Understanding Heart Rate Variability (HRV): What It Is, Why It’s Important, and How to Improve It

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Maybe you’ve heard the term Heart Rate Variability (HRV), but do you know what it means in terms of your health? It’s not something most people paid attention to until smartwatches made it easier to track. It turns out HRV is an important metric not just for heart health, but for overall well-being. Whether you’re an athlete, aspiring athlete, or a regular person interested in maintaining good health, understanding HRV can be very helpful in assessing the big picture.

What is HRV and Why is it Important?

Unlike heart rate, which counts the number of heartbeats per minute, HRV measures the variability in timing between each heartbeat. Your heart doesn’t beat at the same pace continuously like a metronome; it’s alive and intimately connected to your autonomic nervous system (ANS). Your sympathetic (fight or flight) and parasympathetic (rest and digest) branches ebb and flow all the time to keep you animated, engaged, and alive. Even as you breathe, your heart adjusts by speeding up with your inhale and slowing down with your exhale.

A higher HRV means your heart is responsive and adaptable, suggesting a robust ANS. It indicates your heart is sensitive to changes, adjusting its beat slightly faster or slower based on internal and external signals. A lower HRV, with less variability between beats, typically indicates reduced PNS activity. This may occur when your body is stressed, fatigued, or if you’re struggling with health issues (short- or long-term). A low HRV means your heart is less responsive.

For athletes, HRV is a valuable tool for optimizing training. Monitoring HRV helps you see how well your body recovers from workouts and whether you may need more recovery time or need to train smarter. It may also predict overall health. A consistently low HRV could suggest more serious issues or cardiovascular problems. At the very least, it indicates your body feels stressed. (Keep in mind, an irregular or erratic heart rate is different from a high HRV, which reflects variability in the timing between beats, not irregularity.)

Factors Affecting HRV

Many factors impact HRV, including age, fitness levels, stress levels, sleep, diet, and lifestyle. Just as many health issues can be improved with lifestyle changes, HRV and cardiovascular health are no different.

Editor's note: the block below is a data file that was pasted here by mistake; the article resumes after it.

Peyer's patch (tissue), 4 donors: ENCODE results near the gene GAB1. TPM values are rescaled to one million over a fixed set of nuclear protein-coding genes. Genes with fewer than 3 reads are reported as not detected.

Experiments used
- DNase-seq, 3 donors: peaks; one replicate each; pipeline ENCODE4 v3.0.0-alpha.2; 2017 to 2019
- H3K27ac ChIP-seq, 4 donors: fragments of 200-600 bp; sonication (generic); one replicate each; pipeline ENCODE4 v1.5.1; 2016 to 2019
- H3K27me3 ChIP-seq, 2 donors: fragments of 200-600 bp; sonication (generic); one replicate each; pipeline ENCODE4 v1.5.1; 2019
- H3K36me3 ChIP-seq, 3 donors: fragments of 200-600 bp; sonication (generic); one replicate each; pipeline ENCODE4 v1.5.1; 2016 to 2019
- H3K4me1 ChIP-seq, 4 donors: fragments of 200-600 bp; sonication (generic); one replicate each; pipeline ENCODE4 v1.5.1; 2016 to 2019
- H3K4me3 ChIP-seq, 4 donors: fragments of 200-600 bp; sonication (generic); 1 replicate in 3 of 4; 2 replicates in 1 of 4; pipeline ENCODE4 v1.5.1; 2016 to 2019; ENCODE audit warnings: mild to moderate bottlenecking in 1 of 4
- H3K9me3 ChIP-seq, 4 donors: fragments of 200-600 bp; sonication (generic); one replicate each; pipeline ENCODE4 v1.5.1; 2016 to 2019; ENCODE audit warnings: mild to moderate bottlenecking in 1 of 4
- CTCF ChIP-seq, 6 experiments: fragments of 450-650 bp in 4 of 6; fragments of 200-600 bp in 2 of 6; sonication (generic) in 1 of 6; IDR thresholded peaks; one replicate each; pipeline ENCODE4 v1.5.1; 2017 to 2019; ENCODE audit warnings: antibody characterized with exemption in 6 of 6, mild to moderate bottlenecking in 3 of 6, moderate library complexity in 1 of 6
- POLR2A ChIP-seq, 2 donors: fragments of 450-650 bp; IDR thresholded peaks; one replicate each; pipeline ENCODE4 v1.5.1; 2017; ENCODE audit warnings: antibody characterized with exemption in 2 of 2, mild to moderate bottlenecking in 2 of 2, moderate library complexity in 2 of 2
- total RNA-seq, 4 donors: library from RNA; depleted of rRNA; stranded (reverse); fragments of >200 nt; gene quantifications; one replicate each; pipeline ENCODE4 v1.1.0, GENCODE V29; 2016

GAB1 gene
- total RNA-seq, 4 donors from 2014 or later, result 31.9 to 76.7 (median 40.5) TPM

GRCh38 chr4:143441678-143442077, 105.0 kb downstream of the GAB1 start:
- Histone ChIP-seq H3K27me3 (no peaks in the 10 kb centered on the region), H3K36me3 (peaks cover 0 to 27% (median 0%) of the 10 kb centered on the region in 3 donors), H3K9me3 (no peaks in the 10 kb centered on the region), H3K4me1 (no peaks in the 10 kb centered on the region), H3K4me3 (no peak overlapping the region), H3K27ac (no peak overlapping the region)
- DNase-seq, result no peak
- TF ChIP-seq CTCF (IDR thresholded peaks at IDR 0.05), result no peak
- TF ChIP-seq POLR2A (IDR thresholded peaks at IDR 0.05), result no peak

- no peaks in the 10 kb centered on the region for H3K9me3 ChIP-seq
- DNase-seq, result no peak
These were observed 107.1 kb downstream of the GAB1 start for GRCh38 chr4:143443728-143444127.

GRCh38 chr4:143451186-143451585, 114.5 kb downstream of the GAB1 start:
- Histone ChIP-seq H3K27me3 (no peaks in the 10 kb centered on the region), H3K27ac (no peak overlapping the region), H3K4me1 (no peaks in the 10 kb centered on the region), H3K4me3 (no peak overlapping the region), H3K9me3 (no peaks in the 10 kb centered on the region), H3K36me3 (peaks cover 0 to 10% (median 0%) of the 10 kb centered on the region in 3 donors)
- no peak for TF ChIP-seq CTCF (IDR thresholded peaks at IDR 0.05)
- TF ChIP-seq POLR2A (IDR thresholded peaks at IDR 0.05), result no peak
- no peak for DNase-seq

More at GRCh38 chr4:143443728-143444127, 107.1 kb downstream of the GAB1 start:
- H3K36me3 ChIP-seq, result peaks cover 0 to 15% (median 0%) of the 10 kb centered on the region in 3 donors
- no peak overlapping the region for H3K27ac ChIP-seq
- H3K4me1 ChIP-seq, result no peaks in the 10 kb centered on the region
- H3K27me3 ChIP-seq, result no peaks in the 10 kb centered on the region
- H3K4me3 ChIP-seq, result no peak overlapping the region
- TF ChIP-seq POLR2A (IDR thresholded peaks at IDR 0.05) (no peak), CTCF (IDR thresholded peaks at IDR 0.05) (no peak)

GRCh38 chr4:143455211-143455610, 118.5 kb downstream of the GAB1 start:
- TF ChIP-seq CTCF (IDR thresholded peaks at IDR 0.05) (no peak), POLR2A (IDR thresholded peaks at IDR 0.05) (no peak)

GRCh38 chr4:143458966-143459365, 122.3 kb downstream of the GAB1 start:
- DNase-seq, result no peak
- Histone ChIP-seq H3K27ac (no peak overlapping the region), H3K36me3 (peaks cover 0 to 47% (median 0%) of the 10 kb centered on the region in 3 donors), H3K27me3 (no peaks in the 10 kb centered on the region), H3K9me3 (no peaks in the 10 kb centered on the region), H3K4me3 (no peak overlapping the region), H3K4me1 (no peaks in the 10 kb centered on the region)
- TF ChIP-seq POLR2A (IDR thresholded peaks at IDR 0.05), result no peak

How to Improve HRV

Improving HRV involves doing everything you’ve learned to not only optimize cardiovascular health, but health in general. Exercise, sleep, and diet all matter, but if you struggle with chronic stress, it’ll impact your mind, body and physiology.   Consider how stress affects your breathing,  muscles, and  mood.  Skills like time management, work-life balance, and maintaining healthy relationships (and dropping toxic ones) all matter in regulating your nervous system and limiting stress. Certain types of breath work that help to calm or regulate the nervous system can be very helpful in improving HRV.  And activities like yoga, meditation, gardening, or anything you enjoy that makes you feel calm or at peace should be embraced as part of your wellness regimen.

Monitoring HRV

I’ve recently started using a smartwatch, and I love it. It makes it easier to monitor not only HRV but also other health metrics like sleep quality. To get a reading of your HRV, you’ll have to sleep with your watch on a few nights a week. For those without a smartwatch, you can still track heart rate variations over a few minutes and get a rough estimate of HRV. To do this, measure your resting heart rate multiple times over several minutes and note the fluctuations. Consistent minor variations in heart rate typically indicate a healthy HRV. 

For those interested, here are ideal HRV ranges by age (you’ll need the actual number from a device):

  • Children and adolescents: 70–140 ms
  • Young adults (20–30 years): 60–120 ms
  • Middle-aged adults: 50–100 ms
  • Older adults (60+ years): 40–90 ms

Summary

HRV is a valuable metric for understanding your body’s response to stress, recovery status, and overall health. By keeping track of your HRV, you may identify patterns (such as when I don’t sleep well, I don’t feel well, and this is reflected in a low HRV) and make the necessary adjustments to your lifestyle to ensure your heart remains healthy and resilient so you feel healthy and resilient as well. 

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